Western Nebraska is not the most bicycle-friendly place I’ve lived, but the times, they are a-changin’.
(In case you don’t want to read to the end, I’ll put the appeal up front, too: donate to the Nebraska Bicycling Alliance bike month campaign.)
The Western Nebraska Bicycling Club came together.
The City of Scottsbluff is installing artistic bike racks downtown and planning to install 5 miles of new pathway (see black lines on image below) that would include a much-needed bridge over Highway 26.
The City of Gering has already installed several miles of bike routes, as illustrated with brown lines in this excerpt from the Nebraska Department of Roads’ Nebraska Bicycle Map (I didn’t know this map existed!):
Scottsbluff and Gering planning staffers have been reaching out to the cycling community to work on community bike route mapping. (Insider info: I’m one of the folks involved in this project. Hat tip to the folks at Champaign County Bikes for helping to get us started on the right . . . ahem . . . path.)
Scotts Bluff County, the City of Gering and Legacy of the Plains Museum cooperated with Scotts Bluff National Monument to get Federal Land Access Program grant funding for additional bike pathways connecting the city and Monument.
And the Nebraska Bicycling Alliance has recently taken a step forward in its organizational capacity and hired its first executive director, Julie Tuttle Harris (who happens to hail from Scottsbluff).
As Julie pointed out in this interview with the Alliance for Biking and Walking, Nebraska ranks 45th on The League of American Bicyclists’ ranking of state friendliness towards bicycles.
I wondered what the ranking was based upon, so I looked it up. It’s a survey of State Bike Coordinators (the Nebraska Department of Roads has an email address for a Bike Coordinator, but I can’t find an actual person’s name to go along with the title) that measures five topics:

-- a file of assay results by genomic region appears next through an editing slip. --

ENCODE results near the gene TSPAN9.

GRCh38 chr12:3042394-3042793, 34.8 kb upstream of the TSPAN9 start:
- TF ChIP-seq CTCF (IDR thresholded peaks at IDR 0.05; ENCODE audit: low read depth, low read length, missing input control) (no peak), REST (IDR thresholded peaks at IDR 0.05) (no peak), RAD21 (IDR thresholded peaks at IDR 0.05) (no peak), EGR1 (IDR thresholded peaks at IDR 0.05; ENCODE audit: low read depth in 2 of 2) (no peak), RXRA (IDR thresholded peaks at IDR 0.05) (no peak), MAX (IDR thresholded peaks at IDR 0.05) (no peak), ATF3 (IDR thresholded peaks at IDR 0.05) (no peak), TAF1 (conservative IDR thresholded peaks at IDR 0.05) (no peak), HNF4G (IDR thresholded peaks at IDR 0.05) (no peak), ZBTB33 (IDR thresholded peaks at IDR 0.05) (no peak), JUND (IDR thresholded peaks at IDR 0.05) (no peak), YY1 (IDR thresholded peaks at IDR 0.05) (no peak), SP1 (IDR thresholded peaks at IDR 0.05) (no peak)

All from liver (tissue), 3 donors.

- Education and Encouragement
- Infrastructure and Funding
- Legislation and Enforcement
- Programs and Policies
- Evaluation and Planning
Here’s a detailed description of what each of those topics includes. And here’s Nebraska’s report card. There are some great suggestions for improvement on that report card. In order to get them implemented, it’s going to take a concerted effort and support from cyclists across the state.
That’s where the Nebraska Bicycling Alliance comes in. This 501(c)(3) nonprofit organization has the capacity to help improve the cycling climate in Nebraska.
But it’s going to require some of your capacity, too.
One of the ways you can help is by donating to the Nebraska Bicycling Alliance’s “A Dollar A Day During May” fundraising campaign during National Bike Month. Here’s the link to the fundraising campaign. You can donate at two perk levels: $30 for a “Robust Woo Hoo” and $60 for “Robust Woo Hoo + Vigorous Cowbell”.
Wyobraska Tandem recommends going for more cowbell.
I’ll end with an appropriate quote from Julie, from the aforementioned interview:
In Nebraska, we pick ourselves up by our bootstraps, we work really hard and we pride ourselves on that. Being able to get around by bicycle is a very self-reliant value, so to use that concept and tie it back to common themes like health and safety, we know those messages resonate across our whole state, both urban and rural.
Bust out those bootstraps and wallets, folks! Let’s work to boost Nebraska’s standing in the national cycling community!
Copyright 2015 by Katie Bradshaw